“A critique does not consist in saying that things aren’t good the way they are. It consists in seeing on just what type of assumptions, of familiar notions, of established and unexamined ways of thinking the accepted practices are based … To do criticism is to make harder those acts which are now too easy.” – Michel Foucault
The Sirisena-Wickremesinghe government will fall, and it will fail. It is a question of when, not if. Saying this now is a bit like vomiting on the Pope – it’s not considered very polite. It is however something those interested in good governance must never forget.
A small group I was part of recently was asked by a visiting dignitary whether civil society was too harsh on what was termed ‘the new government’. Perhaps the question was driven by the international community’s desire to gloss over growing scuff marks on yahapalanaya’s initial sheen. Perhaps in some quarters within Sri Lanka, the still vivid memory of what the country was on the 7th of January and ensuring we never again return to that time fosters silence in the face of what is going wrong, instead of constructive critique. Others, seeking favour, co-opted into government, profiting from new enterprise or simply tired, have gone quiet. A few good women and men, fresh in government, are striving for change from within, harnessing the reach and power of state structures to re-shape the core architecture of governance, those like myself from outside have little chance of accessing or achieving. They have their work cut out. Not unlike the promise and expectations around President Obama’s first term in office far outstripping what he could and did eventually achieve, yahapalanaya’s promise, around the reform of government and governance is far removed from what can and will be done. Everything from coalition dynamics and intra-party power tussles to partisan, expedient political gain and inter-party rivalry will stymie reform, at every single turn.
To flag this openly isn’t to damn the government and everything it does, or seek to dampen justifiable optimism and hope around what it can and should achieve in office. Caution is necessary if only to temper the vaulting ambition of what the government itself has set out to do on two key fronts – putting into action and creating structures that give life to the vital OHCHR resolution in September it co-sponsored and the facilitation of an entirely new constitution, and through it, essentially the re-negotiation of our social and political fibre. What we have around the first and enduring questions around accountability are promises by Sri Lanka’s foreign minister. What we have around the second are pronouncements by the Prime Minister. The first half of 2016 will see how and if the government goes beyond mere words. Both endeavours need to take into account a vital constituency of young adults – those between 18 – 30 – whose expectations around political reform and systemic change are entirely independent of any real understanding around deeply entrenched structures of nepotism, corruption, bias and inefficiencies of government. Disenchantment with the pace of change, especially if the government fails to communicate what it is doing, why and with whom, is a real risk. Furthermore, for these digital natives, disenchantment first expressed over social media can quickly spill over into unrest, disobedience and obstruction in the real world.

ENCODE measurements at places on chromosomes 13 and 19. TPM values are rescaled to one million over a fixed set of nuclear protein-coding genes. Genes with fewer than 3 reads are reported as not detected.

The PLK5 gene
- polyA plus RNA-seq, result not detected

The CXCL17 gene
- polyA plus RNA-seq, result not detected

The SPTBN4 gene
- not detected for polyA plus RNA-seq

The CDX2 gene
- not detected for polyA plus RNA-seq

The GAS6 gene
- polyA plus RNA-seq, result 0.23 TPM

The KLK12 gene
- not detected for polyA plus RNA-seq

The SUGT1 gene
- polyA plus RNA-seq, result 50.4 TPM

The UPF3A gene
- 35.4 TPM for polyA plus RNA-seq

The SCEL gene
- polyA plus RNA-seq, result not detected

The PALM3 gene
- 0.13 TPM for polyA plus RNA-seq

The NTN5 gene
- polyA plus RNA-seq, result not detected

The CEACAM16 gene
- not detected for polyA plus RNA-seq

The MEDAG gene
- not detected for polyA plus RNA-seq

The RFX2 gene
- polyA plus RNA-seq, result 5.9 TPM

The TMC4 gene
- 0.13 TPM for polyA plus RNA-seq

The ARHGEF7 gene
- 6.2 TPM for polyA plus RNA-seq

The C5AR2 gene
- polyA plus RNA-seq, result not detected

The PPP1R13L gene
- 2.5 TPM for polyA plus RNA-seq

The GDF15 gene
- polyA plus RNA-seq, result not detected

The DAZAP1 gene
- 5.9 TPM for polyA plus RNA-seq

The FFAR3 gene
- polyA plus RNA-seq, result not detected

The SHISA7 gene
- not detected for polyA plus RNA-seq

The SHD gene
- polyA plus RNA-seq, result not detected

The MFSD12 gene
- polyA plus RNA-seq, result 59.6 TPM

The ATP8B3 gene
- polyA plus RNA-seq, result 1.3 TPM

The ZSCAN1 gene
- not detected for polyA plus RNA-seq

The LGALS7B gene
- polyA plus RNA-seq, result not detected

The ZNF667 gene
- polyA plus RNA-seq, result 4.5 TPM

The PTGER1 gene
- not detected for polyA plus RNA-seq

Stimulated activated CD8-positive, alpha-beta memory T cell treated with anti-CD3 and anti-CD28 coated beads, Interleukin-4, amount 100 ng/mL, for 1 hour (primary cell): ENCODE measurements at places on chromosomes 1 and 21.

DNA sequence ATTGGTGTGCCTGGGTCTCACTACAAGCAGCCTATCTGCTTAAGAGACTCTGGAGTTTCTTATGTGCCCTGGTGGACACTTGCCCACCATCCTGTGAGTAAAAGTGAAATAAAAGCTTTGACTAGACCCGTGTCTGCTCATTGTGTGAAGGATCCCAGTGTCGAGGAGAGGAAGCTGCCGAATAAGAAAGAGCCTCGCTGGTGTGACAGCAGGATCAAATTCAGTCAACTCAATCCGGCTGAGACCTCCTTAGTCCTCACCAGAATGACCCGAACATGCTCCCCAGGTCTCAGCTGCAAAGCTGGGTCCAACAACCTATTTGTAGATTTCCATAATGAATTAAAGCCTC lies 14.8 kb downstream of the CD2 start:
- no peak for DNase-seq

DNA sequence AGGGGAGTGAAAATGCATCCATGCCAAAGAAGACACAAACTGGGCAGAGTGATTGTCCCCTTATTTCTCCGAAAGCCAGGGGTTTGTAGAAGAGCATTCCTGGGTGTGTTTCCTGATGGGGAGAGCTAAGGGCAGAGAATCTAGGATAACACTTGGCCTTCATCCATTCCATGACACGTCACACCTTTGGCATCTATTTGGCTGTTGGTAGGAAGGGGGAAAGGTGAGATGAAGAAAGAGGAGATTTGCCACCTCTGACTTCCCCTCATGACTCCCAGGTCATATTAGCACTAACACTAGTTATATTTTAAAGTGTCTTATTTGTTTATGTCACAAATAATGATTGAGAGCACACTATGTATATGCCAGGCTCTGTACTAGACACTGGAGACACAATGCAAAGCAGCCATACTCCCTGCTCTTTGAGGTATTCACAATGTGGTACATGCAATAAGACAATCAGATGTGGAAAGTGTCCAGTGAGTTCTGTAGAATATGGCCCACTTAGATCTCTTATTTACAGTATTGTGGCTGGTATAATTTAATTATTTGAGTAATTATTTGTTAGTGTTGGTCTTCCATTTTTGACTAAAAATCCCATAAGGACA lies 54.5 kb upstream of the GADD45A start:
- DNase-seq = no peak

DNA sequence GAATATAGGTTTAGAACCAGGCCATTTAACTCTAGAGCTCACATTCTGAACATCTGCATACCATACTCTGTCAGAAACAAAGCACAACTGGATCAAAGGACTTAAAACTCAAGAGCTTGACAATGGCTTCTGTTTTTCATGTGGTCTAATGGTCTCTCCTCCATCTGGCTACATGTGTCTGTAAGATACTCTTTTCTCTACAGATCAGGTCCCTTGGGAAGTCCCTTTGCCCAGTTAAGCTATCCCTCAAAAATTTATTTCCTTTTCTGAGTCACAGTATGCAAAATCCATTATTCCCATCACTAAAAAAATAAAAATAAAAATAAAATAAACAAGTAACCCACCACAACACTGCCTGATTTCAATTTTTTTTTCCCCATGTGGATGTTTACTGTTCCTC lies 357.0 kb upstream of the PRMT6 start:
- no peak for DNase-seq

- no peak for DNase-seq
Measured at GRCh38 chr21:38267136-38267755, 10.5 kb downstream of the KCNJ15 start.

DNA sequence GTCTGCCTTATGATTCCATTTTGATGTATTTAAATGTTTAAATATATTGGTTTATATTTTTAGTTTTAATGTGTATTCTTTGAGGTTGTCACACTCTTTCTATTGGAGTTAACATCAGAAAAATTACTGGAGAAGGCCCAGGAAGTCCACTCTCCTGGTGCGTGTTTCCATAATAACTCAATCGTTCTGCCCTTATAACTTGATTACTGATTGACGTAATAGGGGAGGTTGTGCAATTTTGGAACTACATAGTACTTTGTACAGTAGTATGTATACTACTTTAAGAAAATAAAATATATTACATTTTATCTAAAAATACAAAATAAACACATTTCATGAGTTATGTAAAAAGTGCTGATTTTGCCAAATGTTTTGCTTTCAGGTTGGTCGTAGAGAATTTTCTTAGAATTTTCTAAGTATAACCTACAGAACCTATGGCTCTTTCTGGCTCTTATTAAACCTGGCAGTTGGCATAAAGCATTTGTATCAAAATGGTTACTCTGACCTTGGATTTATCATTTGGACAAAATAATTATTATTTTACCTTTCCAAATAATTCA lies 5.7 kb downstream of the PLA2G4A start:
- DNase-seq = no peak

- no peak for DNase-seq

There is another problem and indeed, a rather large embarrassment for the Sirisena-Wickremesinghe government. Flagging the monumental corruption by the former regime, citizens were promised special tribunals soon after the Presidential election in January and throughout 2015. In March for example, the Cabinet spokesman claimed the government had “information that more than $10 billion, more than our country’s foreign reserves, is kept outside the country by those closely related to the last government”. The World Bank, British financial experts from the Serious Fraud Office (SFO), International Monetary Fund, a Financial Intelligence Unit functioning under India’s Central Bank and US federal authorities were at various times highlighted as agencies or authorities helping the government identify money trails left by individuals in the former regime and close, known associates.
And yet, tellingly, not a single shred of evidence has made it to the public domain. This begs the question – is the evidence, such as it exists, now part of backroom negotiations around what the government wants to push forward? Does it buy support and passage for what could otherwise be blocked or delayed by those in Parliament close to the former President – a devious Damoclean device as it were, using the threat of full disclosure to harness votes? What of public perception around this enterprise? What could happen when what was promised in terms of prosecutions around the waste of public coffers slowly fades away?
Despite this and for now, with apologies to Tolkien’s original quote, one can argue there is some good in this government, and it’s worth fighting for. A central challenge over 2016 will be for those in government to embrace sustained, sometimes even harsh criticism over what is done, or not. There simply can be no yahapalanaya without making it insufferable for the present government to revisit, however briefly, the failings of the previous regime.
Silence is not an option. A critical gaze can only help cement, well beyond this government, what so many of us on the 9th of January at Independence Square, witnessed with hoarse wonder, and hopeful eyes.
First published in The Sunday Island, 13 December 2015